Like the 2010 review, the current review is focused on the health effects associated with gaseous oxides of nitrogen—including no2 and nitric oxide (NO), as well as their gaseous reaction products—and on the protection afforded by the primary NO2 standards. Total oxides of nitrogen include these gaseous species as well as particulate species (e.g., nitrates).

The EPA is separately considering the health and non-ecological welfare effects of particulate species in the review of the NAAQS for particulate matter. In addition, the EPA is separately reviewing the ecological welfare effects associated with oxides of nitrogen, oxides of sulfur, and PM, and the protection provided by the secondary NO2, SO2 and PM standards.

Among EPA’s findings from the current review:

  • Although studies suggest a potential for nO2-induced increases in airway responsiveness (AR) (which is a hallmark of asthma) in individuals with asthma, there is not an apparent dose-response relationship between NO2 exposure and increased AR and there is uncertainty regarding the potential adversity of reported responses. In addition, these studies are largely focused on adults with mild asthma, rather than adults or children with more severe cases of the disease.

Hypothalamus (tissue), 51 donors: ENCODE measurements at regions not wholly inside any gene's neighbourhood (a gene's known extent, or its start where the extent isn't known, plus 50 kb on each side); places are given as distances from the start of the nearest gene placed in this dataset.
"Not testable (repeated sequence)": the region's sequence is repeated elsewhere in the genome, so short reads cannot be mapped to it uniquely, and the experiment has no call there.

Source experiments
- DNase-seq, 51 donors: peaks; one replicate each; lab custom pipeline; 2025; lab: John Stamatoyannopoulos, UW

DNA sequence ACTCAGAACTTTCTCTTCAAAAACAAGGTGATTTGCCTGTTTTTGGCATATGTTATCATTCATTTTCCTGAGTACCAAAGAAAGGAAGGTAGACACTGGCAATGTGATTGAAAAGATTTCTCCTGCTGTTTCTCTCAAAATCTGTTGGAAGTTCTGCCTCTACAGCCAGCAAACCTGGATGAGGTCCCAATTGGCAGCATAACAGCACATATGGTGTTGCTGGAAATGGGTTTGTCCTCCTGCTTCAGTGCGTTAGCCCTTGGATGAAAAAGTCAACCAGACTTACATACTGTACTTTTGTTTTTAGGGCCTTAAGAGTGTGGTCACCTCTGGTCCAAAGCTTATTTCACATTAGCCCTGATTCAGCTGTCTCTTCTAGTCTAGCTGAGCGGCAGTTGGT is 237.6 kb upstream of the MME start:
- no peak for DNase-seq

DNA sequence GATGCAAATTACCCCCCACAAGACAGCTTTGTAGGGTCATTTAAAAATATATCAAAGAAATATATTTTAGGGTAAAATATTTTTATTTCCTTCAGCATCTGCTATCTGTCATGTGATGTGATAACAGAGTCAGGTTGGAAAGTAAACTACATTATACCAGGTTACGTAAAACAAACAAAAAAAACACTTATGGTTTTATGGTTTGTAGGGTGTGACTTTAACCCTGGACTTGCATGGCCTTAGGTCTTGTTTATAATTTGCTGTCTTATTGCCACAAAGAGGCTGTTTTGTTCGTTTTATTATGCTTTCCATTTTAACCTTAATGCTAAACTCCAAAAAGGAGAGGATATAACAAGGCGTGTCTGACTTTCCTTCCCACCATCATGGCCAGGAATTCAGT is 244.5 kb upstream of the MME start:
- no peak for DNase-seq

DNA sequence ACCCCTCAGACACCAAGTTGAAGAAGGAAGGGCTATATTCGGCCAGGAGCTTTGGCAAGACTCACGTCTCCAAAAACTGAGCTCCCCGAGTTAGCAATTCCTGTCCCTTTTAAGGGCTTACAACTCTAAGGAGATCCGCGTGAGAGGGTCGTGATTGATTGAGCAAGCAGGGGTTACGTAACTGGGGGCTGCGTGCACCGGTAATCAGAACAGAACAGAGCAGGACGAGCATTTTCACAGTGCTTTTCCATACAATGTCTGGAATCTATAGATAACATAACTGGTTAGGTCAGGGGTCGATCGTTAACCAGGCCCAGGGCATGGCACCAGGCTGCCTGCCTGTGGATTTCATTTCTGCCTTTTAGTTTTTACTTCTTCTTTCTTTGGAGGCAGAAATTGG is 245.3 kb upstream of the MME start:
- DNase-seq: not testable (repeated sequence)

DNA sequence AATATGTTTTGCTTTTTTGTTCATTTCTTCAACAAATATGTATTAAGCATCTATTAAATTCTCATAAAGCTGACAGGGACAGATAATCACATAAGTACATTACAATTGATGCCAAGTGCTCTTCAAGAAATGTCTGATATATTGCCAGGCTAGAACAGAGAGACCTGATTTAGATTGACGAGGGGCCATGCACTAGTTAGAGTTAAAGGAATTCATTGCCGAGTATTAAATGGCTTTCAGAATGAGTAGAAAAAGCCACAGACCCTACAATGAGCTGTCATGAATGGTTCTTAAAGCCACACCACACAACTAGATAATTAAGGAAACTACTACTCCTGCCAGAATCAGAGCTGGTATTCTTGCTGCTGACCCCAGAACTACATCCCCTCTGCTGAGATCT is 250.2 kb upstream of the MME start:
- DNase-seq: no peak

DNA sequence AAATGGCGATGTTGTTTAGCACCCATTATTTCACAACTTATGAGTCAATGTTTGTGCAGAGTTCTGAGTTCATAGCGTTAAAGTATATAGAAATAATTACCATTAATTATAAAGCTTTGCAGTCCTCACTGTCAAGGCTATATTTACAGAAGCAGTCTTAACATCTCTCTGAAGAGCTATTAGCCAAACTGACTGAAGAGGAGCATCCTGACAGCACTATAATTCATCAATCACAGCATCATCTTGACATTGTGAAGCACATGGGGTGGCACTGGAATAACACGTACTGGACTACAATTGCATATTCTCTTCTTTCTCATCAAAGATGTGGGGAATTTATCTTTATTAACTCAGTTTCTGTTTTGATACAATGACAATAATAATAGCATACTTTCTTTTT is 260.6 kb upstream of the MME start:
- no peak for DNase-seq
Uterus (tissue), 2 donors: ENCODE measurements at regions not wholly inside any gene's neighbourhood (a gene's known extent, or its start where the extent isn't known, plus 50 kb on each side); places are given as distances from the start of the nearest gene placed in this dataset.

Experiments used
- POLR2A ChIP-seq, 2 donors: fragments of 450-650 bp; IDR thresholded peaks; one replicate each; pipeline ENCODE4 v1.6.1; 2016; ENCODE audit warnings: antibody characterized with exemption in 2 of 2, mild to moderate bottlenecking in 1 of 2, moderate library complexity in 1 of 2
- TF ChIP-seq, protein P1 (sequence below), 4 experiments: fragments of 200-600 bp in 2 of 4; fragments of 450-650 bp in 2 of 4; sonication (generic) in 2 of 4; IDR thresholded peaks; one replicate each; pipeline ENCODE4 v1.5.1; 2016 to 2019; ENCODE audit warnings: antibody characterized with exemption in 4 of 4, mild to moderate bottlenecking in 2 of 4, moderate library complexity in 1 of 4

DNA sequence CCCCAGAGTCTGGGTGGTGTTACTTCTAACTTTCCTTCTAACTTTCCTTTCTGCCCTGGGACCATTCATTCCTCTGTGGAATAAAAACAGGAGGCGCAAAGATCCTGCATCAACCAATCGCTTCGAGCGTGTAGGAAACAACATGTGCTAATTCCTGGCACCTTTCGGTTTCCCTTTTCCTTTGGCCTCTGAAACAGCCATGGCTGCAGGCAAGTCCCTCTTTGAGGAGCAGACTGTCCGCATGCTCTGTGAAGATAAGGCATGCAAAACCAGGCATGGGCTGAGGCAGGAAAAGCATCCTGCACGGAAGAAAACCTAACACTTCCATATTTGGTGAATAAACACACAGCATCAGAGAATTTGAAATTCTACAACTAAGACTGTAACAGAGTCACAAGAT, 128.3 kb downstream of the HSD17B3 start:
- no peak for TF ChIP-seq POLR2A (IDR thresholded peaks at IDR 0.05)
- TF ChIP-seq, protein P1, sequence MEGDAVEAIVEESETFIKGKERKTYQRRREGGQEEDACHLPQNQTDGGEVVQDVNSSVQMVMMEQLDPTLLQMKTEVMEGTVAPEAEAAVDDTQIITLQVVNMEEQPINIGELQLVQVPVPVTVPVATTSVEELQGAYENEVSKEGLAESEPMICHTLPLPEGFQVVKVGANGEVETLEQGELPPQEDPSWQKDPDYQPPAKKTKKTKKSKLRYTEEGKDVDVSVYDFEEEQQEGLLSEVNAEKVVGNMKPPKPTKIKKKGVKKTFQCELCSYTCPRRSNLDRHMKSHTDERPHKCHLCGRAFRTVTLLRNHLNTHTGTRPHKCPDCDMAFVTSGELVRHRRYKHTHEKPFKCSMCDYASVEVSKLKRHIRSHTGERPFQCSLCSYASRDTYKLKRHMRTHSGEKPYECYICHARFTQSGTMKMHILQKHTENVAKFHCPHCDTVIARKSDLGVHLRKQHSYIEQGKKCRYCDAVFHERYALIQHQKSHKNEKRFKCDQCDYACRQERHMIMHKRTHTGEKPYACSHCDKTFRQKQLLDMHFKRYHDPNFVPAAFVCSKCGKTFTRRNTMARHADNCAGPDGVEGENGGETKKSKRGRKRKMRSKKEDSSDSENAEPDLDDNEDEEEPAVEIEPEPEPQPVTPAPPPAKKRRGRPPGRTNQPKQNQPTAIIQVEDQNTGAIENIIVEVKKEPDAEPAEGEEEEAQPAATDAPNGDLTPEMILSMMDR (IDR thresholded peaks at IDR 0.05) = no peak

• New epidemiologic evidence in the current review is consistent with evidence from the last review and does not fundamentally alter the understanding of respiratory effects related to short-term NO2 exposures. While the fundamental understanding of such effects has not changed, recent epidemiologic studies do reduce some uncertainty from the last review by reporting health effect associations with short-term NO2 exposures in copollutant models and by their use of improved exposure metrics.